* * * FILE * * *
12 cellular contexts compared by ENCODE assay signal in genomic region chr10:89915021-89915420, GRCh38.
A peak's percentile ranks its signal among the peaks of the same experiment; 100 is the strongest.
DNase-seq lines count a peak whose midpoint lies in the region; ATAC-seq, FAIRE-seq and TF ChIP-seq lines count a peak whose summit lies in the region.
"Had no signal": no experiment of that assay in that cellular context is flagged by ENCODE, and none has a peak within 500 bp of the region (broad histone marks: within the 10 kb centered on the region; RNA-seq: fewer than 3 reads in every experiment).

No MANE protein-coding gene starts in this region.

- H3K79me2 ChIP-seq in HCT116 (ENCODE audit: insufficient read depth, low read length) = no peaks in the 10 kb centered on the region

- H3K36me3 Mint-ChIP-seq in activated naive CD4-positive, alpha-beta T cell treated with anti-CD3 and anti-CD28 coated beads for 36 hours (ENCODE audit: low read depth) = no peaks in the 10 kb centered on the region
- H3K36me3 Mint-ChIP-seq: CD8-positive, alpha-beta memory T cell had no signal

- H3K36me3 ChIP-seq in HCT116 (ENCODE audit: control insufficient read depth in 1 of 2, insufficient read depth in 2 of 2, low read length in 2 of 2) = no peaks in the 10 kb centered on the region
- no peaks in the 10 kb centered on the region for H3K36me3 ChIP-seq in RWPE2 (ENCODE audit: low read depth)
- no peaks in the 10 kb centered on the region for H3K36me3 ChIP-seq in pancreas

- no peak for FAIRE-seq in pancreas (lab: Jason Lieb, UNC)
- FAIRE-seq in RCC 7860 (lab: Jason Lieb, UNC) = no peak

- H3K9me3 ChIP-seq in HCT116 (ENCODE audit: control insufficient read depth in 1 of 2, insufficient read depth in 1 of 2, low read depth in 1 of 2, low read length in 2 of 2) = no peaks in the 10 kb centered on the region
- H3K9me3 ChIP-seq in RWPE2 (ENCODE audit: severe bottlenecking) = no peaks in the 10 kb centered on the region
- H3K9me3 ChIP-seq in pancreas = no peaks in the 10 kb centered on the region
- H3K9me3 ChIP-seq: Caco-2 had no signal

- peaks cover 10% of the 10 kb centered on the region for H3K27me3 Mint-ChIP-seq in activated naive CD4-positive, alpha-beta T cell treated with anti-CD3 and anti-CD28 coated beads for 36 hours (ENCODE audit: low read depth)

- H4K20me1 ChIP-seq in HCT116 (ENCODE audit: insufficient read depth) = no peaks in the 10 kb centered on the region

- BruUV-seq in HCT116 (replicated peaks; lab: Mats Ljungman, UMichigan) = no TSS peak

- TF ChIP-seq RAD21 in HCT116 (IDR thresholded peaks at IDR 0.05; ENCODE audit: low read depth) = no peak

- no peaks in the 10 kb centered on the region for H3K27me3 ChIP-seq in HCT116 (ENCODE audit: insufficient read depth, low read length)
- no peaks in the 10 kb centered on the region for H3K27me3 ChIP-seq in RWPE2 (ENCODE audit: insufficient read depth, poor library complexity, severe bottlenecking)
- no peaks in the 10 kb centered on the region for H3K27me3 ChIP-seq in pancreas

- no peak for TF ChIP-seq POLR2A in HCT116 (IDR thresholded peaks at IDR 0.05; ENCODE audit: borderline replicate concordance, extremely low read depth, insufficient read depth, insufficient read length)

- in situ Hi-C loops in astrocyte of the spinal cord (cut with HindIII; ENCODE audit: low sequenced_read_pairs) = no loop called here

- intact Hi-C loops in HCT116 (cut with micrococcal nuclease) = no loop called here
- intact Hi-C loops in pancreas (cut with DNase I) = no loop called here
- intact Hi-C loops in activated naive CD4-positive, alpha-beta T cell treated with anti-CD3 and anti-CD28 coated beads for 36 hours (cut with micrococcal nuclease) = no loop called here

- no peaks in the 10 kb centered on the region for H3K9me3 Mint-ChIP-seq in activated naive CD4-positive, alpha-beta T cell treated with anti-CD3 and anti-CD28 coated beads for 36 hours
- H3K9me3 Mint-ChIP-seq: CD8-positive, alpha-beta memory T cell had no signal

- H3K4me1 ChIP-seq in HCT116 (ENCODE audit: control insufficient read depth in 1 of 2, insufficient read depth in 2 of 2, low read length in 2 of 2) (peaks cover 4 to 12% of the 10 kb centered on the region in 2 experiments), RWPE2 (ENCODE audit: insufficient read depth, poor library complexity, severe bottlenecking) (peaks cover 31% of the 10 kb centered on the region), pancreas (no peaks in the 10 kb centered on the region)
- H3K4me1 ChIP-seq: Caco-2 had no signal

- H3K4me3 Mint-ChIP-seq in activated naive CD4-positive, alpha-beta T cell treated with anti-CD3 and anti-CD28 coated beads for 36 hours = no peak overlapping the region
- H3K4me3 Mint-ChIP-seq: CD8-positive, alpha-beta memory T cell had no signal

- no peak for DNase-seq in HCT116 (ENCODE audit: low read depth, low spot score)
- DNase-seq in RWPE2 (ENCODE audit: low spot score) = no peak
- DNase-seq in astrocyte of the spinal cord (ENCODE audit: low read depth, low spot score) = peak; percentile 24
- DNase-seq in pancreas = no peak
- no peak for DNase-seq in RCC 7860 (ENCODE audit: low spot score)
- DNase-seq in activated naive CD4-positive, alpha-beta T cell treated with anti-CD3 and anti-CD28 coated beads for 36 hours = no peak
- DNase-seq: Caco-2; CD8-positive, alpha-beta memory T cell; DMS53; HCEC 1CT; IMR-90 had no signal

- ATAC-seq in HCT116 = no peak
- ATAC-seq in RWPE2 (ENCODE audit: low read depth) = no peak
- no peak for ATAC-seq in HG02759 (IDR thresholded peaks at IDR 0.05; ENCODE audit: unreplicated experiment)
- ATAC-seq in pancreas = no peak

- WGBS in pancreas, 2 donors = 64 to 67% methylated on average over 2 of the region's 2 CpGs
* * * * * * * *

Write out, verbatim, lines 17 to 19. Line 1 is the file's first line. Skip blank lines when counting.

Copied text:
- H3K9me3 ChIP-seq: Caco-2 had no signal

- peaks cover 10% of the 10 kb centered on the region for H3K27me3 Mint-ChIP-seq in activated naive CD4-positive, alpha-beta T cell treated with anti-CD3 and anti-CD28 coated beads for 36 hours (ENCODE audit: low read depth)

- H4K20me1 ChIP-seq in HCT116 (ENCODE audit: insufficient read depth) = no peaks in the 10 kb centered on the region